Now, with many wrong turns, I found what work for me to progress and I love sloooooow practice, and I can loop a ‘quarantined measure/bar’ until it clicks. I even like the metronome after fighting with it for years. We all have our dark moments with the piano before the blue sky comes through. So know the dark parts are just as valid part of the journey. My teacher tends to stretch me, and every piece always teaches me something even at the time, it is like looking down a very dark well. Best compare your own journey over 6 to 8 months..you may be surprised how far you have come. Use this forum as an inspiration and see if it is what you want on your journey. Took me a long time to decide to do the music exams, as I have done enough professional exams to last 3 life times. And the exams are used to build confidence and increase my knowledge…not to collect more grades.


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Thank you for your encouragement. Yes, I repeat the same couple of measures for what feels like a thousand times before it clicks. Maybe I'm not that much different than the average newbie piano adult.

Like you, I've had my share of exams. I attended college, starting at age 39. It took me 10 years to earn a bachelor degree. Unlike younger students I took exams very seriously.

Piano is like other challenges I've encountered throughout my life. I don't give up until I figure it out!


SunnyKeys - from Florida but not the Keys. Learning for 2 years.
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Thank you for your encouragement. I've started isolating the measures that need work. It's hard not to start from the beginning every time! Two years ago I didn't read music so I know I've come a ways. I get impatient and want my rate of progress to go faster. This is a bucket list project. No where to go but ahead...full steam ahead!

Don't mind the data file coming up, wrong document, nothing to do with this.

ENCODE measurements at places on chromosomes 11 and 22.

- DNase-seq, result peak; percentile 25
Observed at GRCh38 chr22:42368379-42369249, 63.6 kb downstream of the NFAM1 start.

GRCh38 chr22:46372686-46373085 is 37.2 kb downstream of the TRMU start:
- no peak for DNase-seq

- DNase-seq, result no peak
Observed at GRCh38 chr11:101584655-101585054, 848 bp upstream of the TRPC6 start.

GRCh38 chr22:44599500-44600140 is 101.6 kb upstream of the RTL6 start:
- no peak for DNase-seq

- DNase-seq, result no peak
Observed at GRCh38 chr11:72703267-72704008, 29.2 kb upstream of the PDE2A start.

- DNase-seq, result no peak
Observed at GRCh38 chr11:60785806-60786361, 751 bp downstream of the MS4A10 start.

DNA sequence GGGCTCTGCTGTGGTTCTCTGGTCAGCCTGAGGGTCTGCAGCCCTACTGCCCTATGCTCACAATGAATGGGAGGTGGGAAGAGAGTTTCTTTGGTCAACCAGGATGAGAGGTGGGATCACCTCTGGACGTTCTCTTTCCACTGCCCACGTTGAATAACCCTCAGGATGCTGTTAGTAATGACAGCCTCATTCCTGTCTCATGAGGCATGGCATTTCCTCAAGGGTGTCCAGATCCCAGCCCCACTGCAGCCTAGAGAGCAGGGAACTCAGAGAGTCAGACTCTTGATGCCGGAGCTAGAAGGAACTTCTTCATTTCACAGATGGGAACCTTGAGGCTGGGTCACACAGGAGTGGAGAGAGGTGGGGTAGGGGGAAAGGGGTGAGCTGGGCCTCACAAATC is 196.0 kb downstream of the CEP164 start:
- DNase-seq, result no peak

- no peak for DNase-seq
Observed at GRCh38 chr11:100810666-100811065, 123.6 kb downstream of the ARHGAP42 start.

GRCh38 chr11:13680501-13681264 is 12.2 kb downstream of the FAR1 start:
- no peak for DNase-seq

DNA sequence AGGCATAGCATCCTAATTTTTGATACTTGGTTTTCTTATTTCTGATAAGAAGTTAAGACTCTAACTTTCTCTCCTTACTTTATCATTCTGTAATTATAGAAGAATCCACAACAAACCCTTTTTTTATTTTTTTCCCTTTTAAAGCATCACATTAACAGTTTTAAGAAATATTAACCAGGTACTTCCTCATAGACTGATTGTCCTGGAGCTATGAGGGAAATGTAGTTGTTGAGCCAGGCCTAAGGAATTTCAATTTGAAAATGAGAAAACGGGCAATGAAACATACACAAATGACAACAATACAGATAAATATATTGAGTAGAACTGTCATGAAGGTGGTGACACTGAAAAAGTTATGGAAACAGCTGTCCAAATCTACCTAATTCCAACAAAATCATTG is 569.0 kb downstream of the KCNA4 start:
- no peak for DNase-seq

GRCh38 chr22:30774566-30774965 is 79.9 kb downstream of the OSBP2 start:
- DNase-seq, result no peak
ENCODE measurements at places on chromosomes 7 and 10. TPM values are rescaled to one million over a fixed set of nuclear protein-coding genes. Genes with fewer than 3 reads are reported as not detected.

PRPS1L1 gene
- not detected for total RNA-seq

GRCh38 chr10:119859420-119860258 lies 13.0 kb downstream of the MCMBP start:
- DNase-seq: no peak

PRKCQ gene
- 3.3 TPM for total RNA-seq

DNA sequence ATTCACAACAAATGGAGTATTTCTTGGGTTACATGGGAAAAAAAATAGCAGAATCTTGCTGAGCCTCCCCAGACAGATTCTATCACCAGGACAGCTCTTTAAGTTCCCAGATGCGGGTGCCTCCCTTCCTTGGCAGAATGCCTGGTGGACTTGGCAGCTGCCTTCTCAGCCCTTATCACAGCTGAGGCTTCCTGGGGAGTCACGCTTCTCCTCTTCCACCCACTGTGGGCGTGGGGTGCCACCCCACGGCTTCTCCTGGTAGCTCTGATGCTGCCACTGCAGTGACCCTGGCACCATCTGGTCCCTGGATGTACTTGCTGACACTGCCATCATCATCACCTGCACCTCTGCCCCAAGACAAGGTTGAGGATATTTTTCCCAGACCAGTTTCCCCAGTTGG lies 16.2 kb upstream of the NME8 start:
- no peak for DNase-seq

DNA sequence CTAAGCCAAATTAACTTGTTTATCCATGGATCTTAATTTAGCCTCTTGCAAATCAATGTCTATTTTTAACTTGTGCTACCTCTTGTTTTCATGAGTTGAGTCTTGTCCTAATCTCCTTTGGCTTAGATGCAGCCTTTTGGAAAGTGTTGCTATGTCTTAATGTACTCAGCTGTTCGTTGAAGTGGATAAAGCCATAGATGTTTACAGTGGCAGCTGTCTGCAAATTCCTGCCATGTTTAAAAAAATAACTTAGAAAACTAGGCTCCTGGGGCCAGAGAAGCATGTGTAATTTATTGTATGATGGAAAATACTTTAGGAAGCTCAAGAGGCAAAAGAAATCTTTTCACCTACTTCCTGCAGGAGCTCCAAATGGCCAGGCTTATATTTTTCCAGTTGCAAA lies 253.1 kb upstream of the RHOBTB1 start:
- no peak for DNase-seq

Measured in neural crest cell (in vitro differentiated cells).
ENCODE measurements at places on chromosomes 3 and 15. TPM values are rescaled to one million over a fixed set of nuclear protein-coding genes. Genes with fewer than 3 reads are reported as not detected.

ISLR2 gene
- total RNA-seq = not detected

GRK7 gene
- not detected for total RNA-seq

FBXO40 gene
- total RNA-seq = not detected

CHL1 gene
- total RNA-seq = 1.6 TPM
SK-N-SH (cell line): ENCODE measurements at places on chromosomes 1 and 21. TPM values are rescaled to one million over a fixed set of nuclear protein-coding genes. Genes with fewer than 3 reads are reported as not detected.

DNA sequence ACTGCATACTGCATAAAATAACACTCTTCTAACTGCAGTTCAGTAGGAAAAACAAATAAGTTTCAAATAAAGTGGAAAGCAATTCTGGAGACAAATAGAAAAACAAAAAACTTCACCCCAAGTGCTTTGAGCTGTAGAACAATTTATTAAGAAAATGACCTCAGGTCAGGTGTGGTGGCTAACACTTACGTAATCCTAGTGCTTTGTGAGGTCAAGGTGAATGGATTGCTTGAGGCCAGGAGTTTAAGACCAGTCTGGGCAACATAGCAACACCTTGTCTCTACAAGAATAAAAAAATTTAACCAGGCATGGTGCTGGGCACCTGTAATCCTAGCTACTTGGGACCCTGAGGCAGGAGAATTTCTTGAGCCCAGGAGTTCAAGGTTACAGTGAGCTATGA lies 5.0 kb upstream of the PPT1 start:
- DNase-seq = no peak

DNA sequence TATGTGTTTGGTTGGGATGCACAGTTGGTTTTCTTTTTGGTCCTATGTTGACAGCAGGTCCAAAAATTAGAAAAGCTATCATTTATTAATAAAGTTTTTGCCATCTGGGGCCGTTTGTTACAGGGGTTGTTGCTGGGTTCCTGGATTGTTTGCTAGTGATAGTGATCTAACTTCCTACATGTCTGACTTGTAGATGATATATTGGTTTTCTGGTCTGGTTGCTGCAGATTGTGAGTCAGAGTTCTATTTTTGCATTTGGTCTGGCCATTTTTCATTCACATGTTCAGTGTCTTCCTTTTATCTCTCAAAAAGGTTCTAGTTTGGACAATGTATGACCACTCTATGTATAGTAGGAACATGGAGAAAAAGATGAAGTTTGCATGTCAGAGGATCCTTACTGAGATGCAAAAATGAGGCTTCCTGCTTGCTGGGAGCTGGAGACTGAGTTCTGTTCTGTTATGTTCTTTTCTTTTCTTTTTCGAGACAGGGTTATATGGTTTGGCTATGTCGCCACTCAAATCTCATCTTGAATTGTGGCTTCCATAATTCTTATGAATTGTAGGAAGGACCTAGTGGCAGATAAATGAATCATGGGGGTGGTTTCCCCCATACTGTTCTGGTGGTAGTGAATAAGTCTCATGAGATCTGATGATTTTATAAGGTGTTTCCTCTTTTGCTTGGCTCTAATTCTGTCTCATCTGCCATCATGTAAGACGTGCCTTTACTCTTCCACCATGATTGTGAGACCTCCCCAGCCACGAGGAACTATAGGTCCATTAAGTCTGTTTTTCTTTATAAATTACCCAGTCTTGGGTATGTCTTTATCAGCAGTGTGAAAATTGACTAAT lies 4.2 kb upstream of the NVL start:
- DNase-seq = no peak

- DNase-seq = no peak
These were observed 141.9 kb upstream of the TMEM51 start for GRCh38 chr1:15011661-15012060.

SunnyKeys - from Florida but not the Keys. Learning for 2 years.
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Lautreamont, good for you.
Rabel’s sonatine is one of the pieces that I would like to study in the future. Looking forward to hearing more about your progress.

My AOTW is that my played Chopin’s ballade 3 in a school recital. Although it was terrible with lots of mistakes, I’m happy that I recovered many times and played it through. I now know where I crumbled. There were much more experienced performers there and one of them told me that difficult parts were in great shape but I did not do well for slower and much easier areas. I was happy to hear the comment because that’s where my focused practice time went. More works ahead but at least now I know what I needed to do.

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Congrats on the recital, FarmGirl. The ballade is no mean feat, and it's good that you have the trickier parts down pat so you can focus on making it sing.